A 67-year-old male patient experienced dizziness, and palpitation, accompanied by nausea and vomiting 3 days before admission. He came to the emergency department of our hospital for treatment. ECG showed “atrial fibrillation with rapid ventricular rate, frequent multi-source ventricular premature beats, and paired phenomenon.” He came to our department for further diagnosis and treatment. Previous history of hypertension, hyperlipidemia, impaired glucose tolerance, no history of cardiac-related surgery. The diagnosis of “1. Paroxysmal atrial fibrillation and 2. Frequent ventricular premature beats” was considered on admission. According to the patient’s condition and willingness, the patient was selected to undergo radiofrequency catheter ablation under three-dimensional mapping [1-6]. After admission, NT-proBNP was 1048.000| pg/ml. Esophageal echocardiography was completed before surgery, and no thrombus or left atrial appendage was found (Figure 1). Although esophageal echo imaging was obtained at multiple acquisition angles, LAA imaging could not be acquired and the absence of LAA was suspected. To further confirm and clarify the diagnosis, the patient underwent complete left atrial CTA imaging (Figure 2) and cardiac magnetic resonance imaging (MRI) examination (Figure 3).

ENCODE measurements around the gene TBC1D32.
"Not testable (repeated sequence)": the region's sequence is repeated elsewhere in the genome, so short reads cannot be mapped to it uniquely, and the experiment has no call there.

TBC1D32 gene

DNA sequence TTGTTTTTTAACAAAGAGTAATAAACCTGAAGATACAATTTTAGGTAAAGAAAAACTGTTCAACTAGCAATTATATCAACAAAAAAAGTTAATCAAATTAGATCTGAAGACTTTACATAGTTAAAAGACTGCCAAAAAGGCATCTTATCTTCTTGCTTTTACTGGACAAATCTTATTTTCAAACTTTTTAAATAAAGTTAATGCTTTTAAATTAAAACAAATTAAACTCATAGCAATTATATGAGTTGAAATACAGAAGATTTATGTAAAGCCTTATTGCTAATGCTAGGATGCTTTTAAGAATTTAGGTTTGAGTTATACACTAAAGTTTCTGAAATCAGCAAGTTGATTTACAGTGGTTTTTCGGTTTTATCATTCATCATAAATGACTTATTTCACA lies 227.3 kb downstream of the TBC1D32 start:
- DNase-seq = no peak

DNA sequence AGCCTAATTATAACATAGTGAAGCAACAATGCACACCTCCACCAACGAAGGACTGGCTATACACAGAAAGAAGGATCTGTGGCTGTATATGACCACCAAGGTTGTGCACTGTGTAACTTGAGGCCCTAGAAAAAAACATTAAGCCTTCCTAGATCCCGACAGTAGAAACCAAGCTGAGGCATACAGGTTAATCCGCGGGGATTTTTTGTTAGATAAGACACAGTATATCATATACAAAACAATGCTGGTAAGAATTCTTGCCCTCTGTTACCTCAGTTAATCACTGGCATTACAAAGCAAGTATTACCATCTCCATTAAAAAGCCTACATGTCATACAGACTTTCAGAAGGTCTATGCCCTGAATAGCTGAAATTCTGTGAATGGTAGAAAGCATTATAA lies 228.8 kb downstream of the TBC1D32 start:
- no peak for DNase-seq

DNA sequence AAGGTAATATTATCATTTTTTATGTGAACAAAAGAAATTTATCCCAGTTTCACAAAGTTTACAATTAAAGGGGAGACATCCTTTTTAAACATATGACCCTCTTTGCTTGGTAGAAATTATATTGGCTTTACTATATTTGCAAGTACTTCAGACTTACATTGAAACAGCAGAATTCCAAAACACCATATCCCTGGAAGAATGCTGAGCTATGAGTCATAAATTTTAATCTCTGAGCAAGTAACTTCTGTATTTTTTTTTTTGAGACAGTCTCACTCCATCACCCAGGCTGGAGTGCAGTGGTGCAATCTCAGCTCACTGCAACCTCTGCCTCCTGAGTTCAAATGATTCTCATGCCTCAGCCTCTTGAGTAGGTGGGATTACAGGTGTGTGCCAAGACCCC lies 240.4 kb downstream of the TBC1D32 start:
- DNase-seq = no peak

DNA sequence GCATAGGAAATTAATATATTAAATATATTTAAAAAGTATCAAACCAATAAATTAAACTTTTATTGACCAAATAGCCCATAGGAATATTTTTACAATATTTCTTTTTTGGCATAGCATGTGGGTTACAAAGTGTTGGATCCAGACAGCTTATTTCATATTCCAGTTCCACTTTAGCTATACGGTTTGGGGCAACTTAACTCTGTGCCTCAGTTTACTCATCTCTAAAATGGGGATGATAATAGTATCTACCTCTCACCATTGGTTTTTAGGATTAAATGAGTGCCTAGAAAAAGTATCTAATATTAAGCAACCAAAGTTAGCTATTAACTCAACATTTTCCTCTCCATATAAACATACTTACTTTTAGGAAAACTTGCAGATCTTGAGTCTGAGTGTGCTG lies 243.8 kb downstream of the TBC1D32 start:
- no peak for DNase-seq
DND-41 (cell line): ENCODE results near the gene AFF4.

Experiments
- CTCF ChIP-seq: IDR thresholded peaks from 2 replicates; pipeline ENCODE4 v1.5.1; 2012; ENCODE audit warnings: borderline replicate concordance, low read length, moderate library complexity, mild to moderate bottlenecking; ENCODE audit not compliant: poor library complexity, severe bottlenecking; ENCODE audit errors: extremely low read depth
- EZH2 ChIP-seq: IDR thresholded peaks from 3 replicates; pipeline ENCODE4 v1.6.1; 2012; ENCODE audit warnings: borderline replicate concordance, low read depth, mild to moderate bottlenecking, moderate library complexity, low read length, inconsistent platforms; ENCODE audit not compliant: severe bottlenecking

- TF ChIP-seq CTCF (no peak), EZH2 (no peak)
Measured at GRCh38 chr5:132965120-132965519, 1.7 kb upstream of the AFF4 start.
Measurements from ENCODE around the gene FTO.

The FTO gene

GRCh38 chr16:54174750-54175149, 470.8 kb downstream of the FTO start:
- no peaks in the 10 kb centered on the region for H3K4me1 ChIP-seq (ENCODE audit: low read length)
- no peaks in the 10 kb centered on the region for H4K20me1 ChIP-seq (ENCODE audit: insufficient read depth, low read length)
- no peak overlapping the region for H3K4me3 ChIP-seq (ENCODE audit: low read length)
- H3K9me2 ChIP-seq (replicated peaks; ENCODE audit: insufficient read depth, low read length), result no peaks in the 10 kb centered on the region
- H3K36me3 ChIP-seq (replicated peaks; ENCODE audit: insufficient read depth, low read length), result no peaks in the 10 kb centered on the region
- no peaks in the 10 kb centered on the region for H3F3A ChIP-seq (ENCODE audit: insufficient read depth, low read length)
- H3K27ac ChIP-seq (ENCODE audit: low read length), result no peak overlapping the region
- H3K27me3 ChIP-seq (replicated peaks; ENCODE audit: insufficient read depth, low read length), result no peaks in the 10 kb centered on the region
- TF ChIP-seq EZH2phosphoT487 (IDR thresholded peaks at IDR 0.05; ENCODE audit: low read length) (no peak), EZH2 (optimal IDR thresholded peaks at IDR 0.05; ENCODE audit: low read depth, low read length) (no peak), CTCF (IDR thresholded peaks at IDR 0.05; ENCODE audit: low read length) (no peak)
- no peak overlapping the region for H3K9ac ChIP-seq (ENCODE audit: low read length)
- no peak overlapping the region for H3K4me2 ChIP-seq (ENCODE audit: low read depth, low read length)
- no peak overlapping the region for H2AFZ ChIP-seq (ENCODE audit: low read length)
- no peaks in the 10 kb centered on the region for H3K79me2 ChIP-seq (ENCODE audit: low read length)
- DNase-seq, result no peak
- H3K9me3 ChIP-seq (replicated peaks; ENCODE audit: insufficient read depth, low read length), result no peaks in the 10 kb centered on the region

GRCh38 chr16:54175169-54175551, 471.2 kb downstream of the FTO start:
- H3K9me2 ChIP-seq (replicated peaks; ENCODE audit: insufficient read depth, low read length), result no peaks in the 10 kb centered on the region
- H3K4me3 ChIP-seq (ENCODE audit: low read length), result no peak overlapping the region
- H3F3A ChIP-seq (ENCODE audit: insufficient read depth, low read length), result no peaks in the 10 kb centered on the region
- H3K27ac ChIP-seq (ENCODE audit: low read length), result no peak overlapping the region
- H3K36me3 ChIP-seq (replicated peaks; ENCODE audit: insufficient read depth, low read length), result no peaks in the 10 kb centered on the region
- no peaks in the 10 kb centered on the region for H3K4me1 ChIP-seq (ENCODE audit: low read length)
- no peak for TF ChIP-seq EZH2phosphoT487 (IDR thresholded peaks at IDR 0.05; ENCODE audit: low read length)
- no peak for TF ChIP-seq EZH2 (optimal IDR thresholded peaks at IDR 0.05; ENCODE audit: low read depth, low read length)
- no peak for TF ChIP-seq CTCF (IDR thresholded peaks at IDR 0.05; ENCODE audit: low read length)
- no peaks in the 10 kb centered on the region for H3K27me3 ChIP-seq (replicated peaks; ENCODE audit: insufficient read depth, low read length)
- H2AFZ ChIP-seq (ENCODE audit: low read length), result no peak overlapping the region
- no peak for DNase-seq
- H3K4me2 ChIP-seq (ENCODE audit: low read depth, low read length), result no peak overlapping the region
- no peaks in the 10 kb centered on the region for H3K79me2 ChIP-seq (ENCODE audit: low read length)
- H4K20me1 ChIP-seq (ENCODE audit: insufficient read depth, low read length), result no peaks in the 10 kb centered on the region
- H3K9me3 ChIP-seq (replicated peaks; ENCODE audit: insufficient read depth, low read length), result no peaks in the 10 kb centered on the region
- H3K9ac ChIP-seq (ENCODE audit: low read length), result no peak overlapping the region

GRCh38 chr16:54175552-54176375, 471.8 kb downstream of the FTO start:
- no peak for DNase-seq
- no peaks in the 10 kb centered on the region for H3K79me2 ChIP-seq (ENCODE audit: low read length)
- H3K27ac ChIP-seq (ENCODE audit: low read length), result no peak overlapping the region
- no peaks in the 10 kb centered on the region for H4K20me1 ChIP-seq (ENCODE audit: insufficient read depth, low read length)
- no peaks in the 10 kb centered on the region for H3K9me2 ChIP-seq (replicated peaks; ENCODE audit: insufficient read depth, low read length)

Both modalities confirmed the diagnosis of absent LAA and no intracardiac thrombus. On the day of surgery, we performed left atrial CTA/MRI and Carto-3 electroanatomical mapping system fusion, respectively, and reconstruction was performed (Figure 4). During the surgery, substrate mapping was performed with a pentaray catheter (Figure 5), and an abnormal voltage area higher than the adjacent atrial tissue was recorded at the original position of the left atrial appendage (Figure 6). Circumferential pulmonary vein electrical isolation was successfully achieved. During the surgery, potential disappeared and sinus rhythm was converted.No atrial arrhythmia was induced by repeated isoproterenol and high frequency (220ms and 200ms), and the procedure was successful. There are no data on anticoagulation therapy for atrial fibrillation with the absence of left atrial appendage, so rivaroxaban was given for anticoagulation therapy according to the CHA2DS2-Vasc score.